It started with piecing scraps of material together to fit the contours of a barbie doll, now Xiangqiao Sheng has ambitions to combine technology and fashion design.
“This question literally creates resonance in my heart,” she said.“Time progresses and fashion evolved with them.”
Sheng, 25, has a BA in fashion design and an honours degree from RMIT. She had the chance to show off her ideas at this year’s VAMFF show. From metal dragons to sheets of mirrors plaited together in a scaly format to wrap around a body into a dress, something reminiscent of sci-fi noir wardrobe or a cosplay festival, Sheng credits her parents’ instructions for her austere style of fashion design.
“My family wanted me to study architecture as I spent a long time in art since I was 9,” she said. “However, the childhood memories (of the barbie doll) sparkled and I decided to study fashion design, so I became a fashion design student.”
Sheng’s technological oeuvre of dresses was formed in her mind by some interesting influences.
What, inspired the clothes that your showcased last night?
The inspiration of my design comes from thinking about the structure and nature of the fashion industry. From using valuable material and fussy silhouette in 17th century as a representation of ‘luxury’, to the proficient design skills in 19th century, and till today, the importance of time-cost, originality, uniqueness, big thinking and even breaking conventions become the criterion of ‘luxury’.
The materials you use are very picturesque, scintillating with diamong like quality. Why use shiny plastics?
My collection takes on a double meaning. Without using traditional luxurious material such as fur and leather as a conventional material for luxury design, I instead selected other materials to present forms such as the snakeskin that aims to break the routine of traditional fashion. As Artist Tadashi Kawamata refers to his own creative process with a statement – “I am not making a bridge. Instead, I’m channelling the idea of a bridge borrowing its existing shape and function, but creating something with a different role.” It inspired me to create a new sphere that embodies the philosophical meaning behind the idea of luxury. Secondly, I tend to use artificial materials, displaying vibrant colours to represent luxury fashion, reveal the cruelty behind such luxury. In a sensory perception, the shining material I used such as sequence and crystal chain provides flickering sensation to the sight, which reflects the superficial traits of ‘luxury’—also shining, dazzling in appearance.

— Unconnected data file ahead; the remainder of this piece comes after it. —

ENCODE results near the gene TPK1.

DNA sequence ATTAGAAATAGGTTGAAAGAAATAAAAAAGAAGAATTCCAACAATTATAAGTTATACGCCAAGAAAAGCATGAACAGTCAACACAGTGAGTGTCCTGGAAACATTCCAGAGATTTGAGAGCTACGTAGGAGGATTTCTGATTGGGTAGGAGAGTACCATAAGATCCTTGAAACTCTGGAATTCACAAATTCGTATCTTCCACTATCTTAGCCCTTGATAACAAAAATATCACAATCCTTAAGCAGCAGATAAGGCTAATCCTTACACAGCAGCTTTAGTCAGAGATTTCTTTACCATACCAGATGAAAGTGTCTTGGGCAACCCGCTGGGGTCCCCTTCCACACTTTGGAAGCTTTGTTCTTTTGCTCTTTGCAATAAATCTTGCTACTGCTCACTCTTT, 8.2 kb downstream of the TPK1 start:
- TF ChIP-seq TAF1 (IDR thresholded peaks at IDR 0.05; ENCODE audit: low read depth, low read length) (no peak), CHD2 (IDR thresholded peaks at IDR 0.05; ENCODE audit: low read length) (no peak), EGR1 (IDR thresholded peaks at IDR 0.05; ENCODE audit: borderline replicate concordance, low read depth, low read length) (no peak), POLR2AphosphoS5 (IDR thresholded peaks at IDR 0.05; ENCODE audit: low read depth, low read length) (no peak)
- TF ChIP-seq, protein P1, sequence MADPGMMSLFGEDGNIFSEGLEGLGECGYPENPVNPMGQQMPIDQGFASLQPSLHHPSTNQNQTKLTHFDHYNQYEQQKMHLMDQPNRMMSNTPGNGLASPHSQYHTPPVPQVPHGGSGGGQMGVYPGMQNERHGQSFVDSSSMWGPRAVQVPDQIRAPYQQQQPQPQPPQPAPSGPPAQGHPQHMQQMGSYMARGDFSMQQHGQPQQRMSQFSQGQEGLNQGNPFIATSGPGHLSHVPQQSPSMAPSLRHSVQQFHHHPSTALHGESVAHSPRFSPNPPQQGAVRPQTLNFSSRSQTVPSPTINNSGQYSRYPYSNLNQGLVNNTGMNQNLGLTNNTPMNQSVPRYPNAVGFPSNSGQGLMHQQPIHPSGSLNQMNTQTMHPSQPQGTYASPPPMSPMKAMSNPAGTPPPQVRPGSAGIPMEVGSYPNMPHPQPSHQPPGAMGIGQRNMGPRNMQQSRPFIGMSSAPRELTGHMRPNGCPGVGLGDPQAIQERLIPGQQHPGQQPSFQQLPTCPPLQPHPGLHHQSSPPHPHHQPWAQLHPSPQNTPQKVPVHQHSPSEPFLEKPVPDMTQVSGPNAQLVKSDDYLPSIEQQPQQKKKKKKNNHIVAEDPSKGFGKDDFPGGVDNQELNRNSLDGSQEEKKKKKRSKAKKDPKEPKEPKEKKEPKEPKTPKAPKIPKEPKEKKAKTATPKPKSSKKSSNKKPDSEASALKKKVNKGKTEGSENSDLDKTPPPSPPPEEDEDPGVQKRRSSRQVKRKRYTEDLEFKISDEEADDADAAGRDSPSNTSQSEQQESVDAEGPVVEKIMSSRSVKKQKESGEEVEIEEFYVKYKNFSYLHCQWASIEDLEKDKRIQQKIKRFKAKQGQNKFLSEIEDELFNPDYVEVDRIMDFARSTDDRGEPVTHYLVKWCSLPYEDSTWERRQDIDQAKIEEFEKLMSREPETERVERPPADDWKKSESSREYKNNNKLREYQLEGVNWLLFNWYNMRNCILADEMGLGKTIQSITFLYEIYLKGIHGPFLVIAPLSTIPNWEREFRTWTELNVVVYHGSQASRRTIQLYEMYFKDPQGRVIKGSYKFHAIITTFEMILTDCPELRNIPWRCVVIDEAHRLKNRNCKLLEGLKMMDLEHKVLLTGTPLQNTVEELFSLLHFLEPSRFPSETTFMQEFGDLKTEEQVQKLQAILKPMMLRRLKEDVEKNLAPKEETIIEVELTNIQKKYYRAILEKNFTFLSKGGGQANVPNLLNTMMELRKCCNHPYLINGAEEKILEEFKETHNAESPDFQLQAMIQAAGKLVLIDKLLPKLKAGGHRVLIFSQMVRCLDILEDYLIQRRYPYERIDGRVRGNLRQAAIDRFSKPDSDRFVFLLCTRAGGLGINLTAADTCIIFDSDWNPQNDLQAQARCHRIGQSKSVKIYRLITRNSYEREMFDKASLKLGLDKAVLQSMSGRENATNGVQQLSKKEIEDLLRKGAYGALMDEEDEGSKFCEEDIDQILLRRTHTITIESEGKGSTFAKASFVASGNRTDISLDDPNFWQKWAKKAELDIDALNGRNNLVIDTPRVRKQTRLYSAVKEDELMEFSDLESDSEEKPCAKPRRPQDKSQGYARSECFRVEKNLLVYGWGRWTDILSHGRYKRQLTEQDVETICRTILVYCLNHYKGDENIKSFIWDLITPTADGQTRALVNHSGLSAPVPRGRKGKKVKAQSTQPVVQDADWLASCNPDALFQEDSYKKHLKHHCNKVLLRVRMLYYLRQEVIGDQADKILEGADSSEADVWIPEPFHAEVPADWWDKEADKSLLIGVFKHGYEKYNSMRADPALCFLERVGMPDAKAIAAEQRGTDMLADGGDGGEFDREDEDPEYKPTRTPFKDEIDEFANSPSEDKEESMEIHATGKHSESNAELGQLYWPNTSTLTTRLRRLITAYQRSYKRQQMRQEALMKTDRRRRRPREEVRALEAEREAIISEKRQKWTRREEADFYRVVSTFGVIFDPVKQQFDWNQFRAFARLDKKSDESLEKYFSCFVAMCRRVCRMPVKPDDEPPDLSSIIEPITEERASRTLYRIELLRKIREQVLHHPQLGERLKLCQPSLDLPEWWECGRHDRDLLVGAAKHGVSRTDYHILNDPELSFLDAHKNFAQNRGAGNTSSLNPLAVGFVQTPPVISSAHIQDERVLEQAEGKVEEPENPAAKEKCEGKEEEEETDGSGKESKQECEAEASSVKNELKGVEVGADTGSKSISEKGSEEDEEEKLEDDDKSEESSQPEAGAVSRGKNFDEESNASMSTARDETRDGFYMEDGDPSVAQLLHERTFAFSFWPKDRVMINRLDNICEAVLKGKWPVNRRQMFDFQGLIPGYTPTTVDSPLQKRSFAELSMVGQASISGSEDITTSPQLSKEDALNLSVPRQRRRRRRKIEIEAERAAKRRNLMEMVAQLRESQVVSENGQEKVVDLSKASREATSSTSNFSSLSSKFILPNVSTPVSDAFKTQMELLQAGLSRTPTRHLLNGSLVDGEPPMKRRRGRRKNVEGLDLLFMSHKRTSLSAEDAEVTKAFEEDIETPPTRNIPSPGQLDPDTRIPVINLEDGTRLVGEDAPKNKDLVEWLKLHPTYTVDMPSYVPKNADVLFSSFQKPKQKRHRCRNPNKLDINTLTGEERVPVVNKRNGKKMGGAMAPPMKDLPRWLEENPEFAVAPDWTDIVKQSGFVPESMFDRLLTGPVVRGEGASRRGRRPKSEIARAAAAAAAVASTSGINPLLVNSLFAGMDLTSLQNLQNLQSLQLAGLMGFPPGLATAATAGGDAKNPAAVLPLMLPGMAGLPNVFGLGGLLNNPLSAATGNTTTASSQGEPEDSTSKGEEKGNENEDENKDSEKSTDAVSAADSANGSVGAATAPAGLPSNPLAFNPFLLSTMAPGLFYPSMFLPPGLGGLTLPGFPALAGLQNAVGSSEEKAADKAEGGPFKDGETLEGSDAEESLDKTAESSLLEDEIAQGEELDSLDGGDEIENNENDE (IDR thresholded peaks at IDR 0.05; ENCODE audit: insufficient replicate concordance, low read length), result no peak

The final products in your collection are very specific, almost specialist, can you give an example of how you create the concept of the dresses?
From a conceptual perspective, one of the garments adopted thousands of pins, with each pins hand-made and crafted onto the dress. This exemplifies the time-consuming process during the production of luxury garments, and human cost to the concept of ‘luxury’. The metallic fussy sweater used bread bag twist ties that twist and weave with a knitting sweater. The snakeskin suit and dress use two-sided sequins fabric, hold the pattern following as snakeskin pattern, coated with the ‘Self Levelling Clear Gel’.
So you would consider snake skin the ultimate underlying thematic thread in your work? Or is it rather a practical means of amplifying the model’s beauty?